I would be remiss if I didn’t blog about the PR nightmare Walmart has caused itself by allegedly covering up the bribes they paid Mexican officials in exchange for getting building permits faster and other favors to help it aggressively expand in the region.
Late last week the New York Times revealed a Walmart attorney received an alarming email from a former executive at the company’s Mexico subsidiary, which described how the company had orchestrated a campaign of bribery in order to win market share. The problem? This happened in 2005.
That same year, the attorney dispatched a committee to Mexico City and found, yes indeed, there was suspicion both Mexican and U.S. laws had been broken. The lead investigator at the time recommended Walmart continue the investigation to confirm suspicions.
Instead, Walmart shut it down.
The campaign of bribery isn’t the PR crisis…it’s in how it was handled. Rather, in how it was not handled.
I’m not an investor relations communication professional, but I do know enough to know Walmart has violated the Sarbanes-Oxley act, which was instituted in 2002 in the wake of accounting scandals at Enron, Tyco, WorldCom, and other giant organizations.
Sarbanes-Oxley requires corporations and their auditors to report on the company’s internal controls for financial reporting. It also requires CEOs and CFOs certify the material accuracy of financial reports.
If these allegations are true, Walmart has run afoul of all of these provisions…and the responsibility lies at the feet of its current chief executive, who had just been promoted to run all international divisions in 2005…which Mexico falls under.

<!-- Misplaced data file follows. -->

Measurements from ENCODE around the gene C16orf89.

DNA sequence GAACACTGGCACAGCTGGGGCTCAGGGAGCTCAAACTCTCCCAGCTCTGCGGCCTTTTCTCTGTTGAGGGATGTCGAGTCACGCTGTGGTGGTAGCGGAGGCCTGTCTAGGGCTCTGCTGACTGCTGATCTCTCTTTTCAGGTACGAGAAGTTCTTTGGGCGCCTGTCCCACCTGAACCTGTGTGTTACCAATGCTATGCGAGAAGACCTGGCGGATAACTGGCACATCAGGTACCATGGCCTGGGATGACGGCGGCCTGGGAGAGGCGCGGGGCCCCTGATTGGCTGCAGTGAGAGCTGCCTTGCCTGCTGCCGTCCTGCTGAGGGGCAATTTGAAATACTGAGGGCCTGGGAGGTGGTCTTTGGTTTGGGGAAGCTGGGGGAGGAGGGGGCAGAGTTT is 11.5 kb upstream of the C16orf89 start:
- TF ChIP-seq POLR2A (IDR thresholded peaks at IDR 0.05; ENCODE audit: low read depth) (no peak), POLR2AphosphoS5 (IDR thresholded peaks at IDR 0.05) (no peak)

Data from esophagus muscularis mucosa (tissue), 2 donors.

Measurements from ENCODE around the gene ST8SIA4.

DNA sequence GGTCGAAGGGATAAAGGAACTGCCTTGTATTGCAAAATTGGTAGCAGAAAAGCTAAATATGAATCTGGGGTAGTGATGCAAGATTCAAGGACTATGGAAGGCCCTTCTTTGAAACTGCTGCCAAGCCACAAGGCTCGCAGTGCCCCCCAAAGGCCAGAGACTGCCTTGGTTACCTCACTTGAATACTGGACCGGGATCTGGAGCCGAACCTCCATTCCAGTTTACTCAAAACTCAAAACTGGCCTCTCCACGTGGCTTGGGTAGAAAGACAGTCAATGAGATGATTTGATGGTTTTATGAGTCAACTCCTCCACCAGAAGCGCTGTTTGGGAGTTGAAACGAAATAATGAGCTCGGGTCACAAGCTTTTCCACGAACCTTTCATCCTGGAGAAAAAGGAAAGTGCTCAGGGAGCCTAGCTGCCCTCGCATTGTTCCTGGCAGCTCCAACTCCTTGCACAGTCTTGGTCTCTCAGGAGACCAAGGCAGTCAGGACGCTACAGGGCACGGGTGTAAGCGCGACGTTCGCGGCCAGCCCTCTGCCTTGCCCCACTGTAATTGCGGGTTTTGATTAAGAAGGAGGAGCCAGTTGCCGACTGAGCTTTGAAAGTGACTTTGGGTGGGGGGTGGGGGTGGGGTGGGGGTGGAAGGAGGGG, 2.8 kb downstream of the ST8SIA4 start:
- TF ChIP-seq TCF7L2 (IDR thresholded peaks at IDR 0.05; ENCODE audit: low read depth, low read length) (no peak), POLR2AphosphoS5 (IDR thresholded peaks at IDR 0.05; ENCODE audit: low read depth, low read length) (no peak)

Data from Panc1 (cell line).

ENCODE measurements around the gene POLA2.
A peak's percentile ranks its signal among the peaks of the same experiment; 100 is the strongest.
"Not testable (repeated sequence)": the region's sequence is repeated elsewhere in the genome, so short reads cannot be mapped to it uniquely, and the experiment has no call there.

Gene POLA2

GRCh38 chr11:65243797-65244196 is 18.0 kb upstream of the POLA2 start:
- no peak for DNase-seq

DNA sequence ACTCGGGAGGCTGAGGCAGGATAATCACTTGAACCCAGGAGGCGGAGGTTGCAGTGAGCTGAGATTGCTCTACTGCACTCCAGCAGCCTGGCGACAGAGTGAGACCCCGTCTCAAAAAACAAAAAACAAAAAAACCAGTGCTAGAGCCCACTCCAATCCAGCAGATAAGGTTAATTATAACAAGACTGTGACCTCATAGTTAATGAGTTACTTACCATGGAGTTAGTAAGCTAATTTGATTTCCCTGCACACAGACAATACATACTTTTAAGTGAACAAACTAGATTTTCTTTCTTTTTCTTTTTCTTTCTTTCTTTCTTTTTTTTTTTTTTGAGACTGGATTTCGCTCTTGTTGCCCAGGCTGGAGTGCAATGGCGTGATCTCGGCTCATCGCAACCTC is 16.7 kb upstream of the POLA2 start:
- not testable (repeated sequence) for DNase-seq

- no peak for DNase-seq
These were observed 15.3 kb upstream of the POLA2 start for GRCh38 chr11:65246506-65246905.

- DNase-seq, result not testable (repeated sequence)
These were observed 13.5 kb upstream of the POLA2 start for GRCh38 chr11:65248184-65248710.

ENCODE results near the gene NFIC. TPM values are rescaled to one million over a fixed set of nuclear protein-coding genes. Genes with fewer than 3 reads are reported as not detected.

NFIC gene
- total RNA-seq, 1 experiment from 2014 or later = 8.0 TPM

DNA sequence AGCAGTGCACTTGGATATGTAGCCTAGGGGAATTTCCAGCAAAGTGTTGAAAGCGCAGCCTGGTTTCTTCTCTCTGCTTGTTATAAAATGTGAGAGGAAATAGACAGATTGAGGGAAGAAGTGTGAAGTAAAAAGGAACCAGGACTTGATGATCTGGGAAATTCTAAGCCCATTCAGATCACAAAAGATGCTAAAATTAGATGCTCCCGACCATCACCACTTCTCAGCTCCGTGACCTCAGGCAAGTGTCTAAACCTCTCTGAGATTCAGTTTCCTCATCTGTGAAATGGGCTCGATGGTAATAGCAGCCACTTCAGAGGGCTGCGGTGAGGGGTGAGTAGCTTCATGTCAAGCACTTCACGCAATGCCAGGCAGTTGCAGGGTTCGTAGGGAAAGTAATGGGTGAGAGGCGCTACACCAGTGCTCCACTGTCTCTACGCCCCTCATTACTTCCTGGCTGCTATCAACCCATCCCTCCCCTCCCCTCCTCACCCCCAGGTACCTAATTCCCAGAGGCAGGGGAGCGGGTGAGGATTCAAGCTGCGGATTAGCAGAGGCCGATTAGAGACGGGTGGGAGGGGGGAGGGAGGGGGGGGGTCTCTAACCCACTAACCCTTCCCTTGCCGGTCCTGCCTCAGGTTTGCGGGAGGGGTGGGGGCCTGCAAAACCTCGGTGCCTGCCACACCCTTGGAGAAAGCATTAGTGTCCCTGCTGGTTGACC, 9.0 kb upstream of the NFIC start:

If Walmart is found to have violated the Foreign Corrupt Practices Act, which forbids paying bribes to foreign officials, there will be huge fines, its executives will lose their jobs, or they may even go to jail.
And the giant retailer will be left with a PR crisis that will hurt its reputation for years to come, not to mention the distraction the company is facing for most of the rest of this year.
It’s been reported Lee Scott, the company’s CEO in 2005 and current board member, called a meeting in early 2006 to discuss the findings of the investigation committee and decided to hand it back to the Mexico subsidiary’s general counsel (who has been named in the investigation). From there it went nowhere.
I know I’ve been accused of being ethical to a fault, but I really don’t understand how you can sit in a board meeting and decide not to do anything, when it’s pretty clear there have been bribes.
Did we not learn from Arthur Andersen and Bridgestone/Firestone and Enron and WorldCom and John Edwards and Bill Clinton, and, and, and?
The problem is never in the issue at hand. The problem is always in how it’s handled when the truth comes out.
Why is it so hard for human beings to say: We made a mistake, we’re fixing it, and we’re sorry?
Are we so ego-centric we think we won’t get caught?